Author: George Kitsaras

Editor-in-Chief / Psychologist / Doctoral Researcher

A few months ago, in the height of the rainy season, a new tax came into effect in Uganda named “Social Media Tax”. In simple terms, all mobile phone users who access and use social media like Facebook, What’s App and Instagram will have to pay UGX 6.000 a month or around UGX 200 per day. For the monthly charge, that’s the equivalent of 2 meals for a family of four, a considerable amount for the average Ugandan. The new tax received a hostile welcome from everyday citizens while the government tried to convince them that the tax is necessary in order to limit gossip and its effect on society. Of course, government’s rhetoric didn’t convince many.

Landing at Entebbe International airport, one of the first things to do as a foreigner is to get a local sim card. After all, European mobile phone providers charge ridiculous prices for access to data and calls while in country. When heading out of health and immigration control, the different local mobile phone providers line both sides of the baggage claim area. In an incredibly packed, humid and hot environment, one after the other tourists and in some cases locals patiently queue in order to get hold of a much-needed Ugandan sim card. In this particular setting, the impact, if any, of the “social media tax” was far from clear.

A couple of days later, in a chilled conversation with Emmy, a 30-year-old self-employed Ugandan living in the North of the country, the whole issue of the “social media tax” came up. At first, Emmy seemed slightly amused by the entire issue making a comment on the way Ugandan government taxes everything “soon it’ll be the air we breathe, the water we drink!” he proclaimed in his usual jovial manner. However, when I asked him about the true impact of the tax to his day to day activities and interactions his manner changed. Emmy looked at me, took a sip from his drink and replied:

“Joking aside, I have trouble accepting this tax. At first, I thought to myself is this a tax to raise more money for public services or is it a tax to minimise communication between people? I quickly came to the realization that it’s a tax with dual purpose but with the element of controlling people being the most important one. That made me angry because it’s not fair to constrict our communication especially since we all use social media to chat, to comment on things, to plan our schedule. Other people use social media for work like the Boda Boda drivers (Boda Boda are traditional motorcycles that carry people around towns). It’s an unfair tax aiming at the everyday people and the poor. They should have taxed the big Chinese companies that come here and take all the big projects and all the money instead!”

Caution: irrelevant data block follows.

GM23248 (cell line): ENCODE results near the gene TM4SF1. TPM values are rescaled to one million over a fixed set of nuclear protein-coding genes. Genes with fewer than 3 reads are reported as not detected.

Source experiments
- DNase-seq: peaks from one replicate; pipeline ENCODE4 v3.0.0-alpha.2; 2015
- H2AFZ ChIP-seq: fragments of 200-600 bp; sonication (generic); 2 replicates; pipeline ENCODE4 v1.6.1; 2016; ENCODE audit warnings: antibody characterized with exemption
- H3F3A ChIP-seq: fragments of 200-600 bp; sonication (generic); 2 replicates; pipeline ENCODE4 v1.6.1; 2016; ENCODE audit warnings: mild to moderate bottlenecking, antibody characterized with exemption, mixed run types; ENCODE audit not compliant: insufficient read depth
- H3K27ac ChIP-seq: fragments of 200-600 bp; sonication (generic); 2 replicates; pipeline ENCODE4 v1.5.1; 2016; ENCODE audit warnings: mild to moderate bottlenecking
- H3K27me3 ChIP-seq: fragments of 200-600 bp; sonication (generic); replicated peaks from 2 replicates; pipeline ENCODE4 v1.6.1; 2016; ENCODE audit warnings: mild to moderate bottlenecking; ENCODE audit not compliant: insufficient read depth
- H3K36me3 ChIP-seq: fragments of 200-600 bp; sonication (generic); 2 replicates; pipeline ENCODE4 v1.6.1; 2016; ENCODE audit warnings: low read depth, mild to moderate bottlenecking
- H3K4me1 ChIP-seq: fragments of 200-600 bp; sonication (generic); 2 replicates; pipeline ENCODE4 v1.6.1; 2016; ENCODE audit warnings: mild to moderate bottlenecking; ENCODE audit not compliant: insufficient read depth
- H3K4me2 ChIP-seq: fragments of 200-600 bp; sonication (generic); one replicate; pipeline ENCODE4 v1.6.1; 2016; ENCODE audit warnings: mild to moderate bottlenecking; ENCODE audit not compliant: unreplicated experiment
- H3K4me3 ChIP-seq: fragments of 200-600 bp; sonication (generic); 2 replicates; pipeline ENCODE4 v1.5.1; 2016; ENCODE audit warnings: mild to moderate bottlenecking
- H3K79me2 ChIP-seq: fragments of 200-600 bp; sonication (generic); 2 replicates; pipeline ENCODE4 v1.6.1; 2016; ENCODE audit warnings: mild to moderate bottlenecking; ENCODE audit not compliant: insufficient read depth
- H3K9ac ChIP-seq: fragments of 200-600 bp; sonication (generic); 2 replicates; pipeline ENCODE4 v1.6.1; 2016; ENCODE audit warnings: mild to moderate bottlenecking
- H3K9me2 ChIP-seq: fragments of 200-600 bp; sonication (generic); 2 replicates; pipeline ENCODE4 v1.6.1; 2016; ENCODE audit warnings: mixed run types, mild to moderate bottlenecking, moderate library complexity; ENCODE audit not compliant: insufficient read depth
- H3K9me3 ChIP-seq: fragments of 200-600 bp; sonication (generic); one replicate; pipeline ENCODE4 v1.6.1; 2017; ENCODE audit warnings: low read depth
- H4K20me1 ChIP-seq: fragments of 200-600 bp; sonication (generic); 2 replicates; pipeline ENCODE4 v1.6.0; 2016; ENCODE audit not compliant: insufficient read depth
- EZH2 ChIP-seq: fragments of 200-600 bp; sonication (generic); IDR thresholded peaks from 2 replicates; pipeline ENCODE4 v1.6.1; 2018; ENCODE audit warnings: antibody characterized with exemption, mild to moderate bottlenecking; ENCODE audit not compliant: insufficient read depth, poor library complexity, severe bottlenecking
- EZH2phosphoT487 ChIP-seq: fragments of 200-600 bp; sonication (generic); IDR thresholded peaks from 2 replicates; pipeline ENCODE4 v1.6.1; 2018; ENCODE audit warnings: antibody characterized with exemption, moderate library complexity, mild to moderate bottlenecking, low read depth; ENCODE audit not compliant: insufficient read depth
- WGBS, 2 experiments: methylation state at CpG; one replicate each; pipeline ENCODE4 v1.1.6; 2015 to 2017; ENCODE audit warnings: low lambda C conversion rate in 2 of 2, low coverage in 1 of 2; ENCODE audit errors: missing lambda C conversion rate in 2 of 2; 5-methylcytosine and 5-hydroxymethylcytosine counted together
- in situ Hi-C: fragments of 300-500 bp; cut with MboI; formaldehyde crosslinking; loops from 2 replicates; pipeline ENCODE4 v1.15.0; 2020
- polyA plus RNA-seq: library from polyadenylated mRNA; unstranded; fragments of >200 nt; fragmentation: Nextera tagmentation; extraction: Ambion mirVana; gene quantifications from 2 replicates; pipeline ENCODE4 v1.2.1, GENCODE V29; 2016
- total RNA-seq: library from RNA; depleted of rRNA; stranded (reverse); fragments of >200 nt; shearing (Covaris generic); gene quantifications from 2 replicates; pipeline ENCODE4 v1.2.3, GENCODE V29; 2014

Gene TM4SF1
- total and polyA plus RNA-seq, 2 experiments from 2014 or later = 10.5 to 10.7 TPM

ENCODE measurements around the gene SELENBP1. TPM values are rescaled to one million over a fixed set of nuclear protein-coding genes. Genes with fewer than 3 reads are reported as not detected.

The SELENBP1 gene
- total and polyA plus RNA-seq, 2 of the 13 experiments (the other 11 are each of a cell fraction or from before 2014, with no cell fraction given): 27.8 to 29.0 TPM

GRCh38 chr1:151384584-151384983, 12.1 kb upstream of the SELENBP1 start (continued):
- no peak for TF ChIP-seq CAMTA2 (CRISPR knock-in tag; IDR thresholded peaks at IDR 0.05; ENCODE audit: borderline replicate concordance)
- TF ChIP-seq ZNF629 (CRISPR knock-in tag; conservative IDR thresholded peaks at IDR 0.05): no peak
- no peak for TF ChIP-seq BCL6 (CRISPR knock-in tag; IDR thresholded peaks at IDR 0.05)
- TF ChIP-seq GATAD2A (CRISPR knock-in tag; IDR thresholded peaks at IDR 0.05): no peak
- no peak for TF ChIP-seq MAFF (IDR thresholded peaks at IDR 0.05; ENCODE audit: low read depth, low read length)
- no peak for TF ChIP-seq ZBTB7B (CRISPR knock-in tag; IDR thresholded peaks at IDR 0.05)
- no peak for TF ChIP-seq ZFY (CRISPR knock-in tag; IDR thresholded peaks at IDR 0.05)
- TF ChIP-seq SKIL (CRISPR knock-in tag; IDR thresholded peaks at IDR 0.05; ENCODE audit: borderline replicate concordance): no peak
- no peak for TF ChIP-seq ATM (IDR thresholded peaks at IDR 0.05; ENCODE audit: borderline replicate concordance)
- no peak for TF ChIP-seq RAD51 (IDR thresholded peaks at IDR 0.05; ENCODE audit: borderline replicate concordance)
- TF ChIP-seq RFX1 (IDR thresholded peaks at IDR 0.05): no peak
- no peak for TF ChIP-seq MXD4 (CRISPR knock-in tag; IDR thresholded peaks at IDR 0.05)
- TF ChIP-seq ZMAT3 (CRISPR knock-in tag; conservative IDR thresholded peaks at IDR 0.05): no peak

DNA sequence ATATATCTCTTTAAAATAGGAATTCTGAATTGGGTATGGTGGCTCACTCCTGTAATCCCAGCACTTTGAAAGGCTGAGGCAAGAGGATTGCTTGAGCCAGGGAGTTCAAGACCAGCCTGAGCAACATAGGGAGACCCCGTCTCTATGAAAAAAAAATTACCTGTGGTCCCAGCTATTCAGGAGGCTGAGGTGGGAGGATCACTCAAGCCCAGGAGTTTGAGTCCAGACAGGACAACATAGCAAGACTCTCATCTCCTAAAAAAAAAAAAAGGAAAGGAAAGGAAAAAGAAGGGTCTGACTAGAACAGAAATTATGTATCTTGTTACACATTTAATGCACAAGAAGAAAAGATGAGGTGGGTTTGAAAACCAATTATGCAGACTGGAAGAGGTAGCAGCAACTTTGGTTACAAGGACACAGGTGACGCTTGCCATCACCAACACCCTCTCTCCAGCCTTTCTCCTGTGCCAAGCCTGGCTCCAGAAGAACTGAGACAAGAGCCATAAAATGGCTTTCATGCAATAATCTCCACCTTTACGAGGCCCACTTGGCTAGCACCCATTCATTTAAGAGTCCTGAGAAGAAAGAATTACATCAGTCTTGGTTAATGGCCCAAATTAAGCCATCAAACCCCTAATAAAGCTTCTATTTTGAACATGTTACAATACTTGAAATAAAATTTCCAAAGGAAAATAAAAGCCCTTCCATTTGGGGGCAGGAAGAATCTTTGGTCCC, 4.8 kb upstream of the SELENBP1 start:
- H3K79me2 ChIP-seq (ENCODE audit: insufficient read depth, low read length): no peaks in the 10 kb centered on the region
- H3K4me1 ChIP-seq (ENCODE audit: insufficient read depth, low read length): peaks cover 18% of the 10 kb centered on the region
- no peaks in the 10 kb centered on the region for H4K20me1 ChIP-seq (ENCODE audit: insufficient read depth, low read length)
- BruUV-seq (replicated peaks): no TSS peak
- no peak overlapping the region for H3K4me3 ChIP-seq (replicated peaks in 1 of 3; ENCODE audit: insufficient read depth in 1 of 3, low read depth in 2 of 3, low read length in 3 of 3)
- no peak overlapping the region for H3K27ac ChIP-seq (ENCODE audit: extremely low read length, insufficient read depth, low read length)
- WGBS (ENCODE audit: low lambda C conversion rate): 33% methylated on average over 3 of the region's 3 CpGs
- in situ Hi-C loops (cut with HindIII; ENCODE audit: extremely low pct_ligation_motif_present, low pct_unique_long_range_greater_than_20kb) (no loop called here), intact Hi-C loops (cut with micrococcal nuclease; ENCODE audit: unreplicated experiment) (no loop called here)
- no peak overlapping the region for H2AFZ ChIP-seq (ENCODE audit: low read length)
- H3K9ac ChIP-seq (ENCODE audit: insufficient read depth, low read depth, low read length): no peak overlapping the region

Emmy’s response was both elaborate and passionate. As if he had thought about this for some time now and he desperately wanted to share it with someone. After all, I was the foreigner who cannot judge or even worse who cannot try to harm him by sharing his thoughts and comments in an ever-controlling and mistrusted society. In my ears, Emmy echoed the thoughts of the millions affected by an unfair, unfounded and unnecessary tax. A tax that hugely and disproportionately affects those you cannot afford it.

Social media, despite their many, many issues, offered a new way of social interaction that transcended national boarders, socio-economic disparities and unlock unthinkable possibilities. Apart from easing communication and creating opportunities social media had another, widely unpredictable, effect; they managed to topple authoritarian and barbaric governments, strengthen resistance movements, spread news of human rights violations and demand justice for those in need. That effect terrorised many despots and sultans around the world who in return unleashed their crowd control machines to cut down on social media access and restore control of their citizens. In most cases, people still managed to find different, uncontrolled ways of communicating uncovering the systemic failures and the desperate nature of security states and crowd control measures.

Back in Uganda, the “Social Media Tax”, the first of its kind in Africa, is a blatant example of an ailing government’s attempt to control its people. Ugandans are already devising ways of fighting back to this unsounded and hugely damaging tax; the government tries hastily to follow those ingenious ways of resistance. The entire issue has now turned into a game of hide and seek. At the end, the faith of the “Social Media Tax” will be determined by a myriad of things.

After all, governments tend to harshly tax and punish those who they fear the most.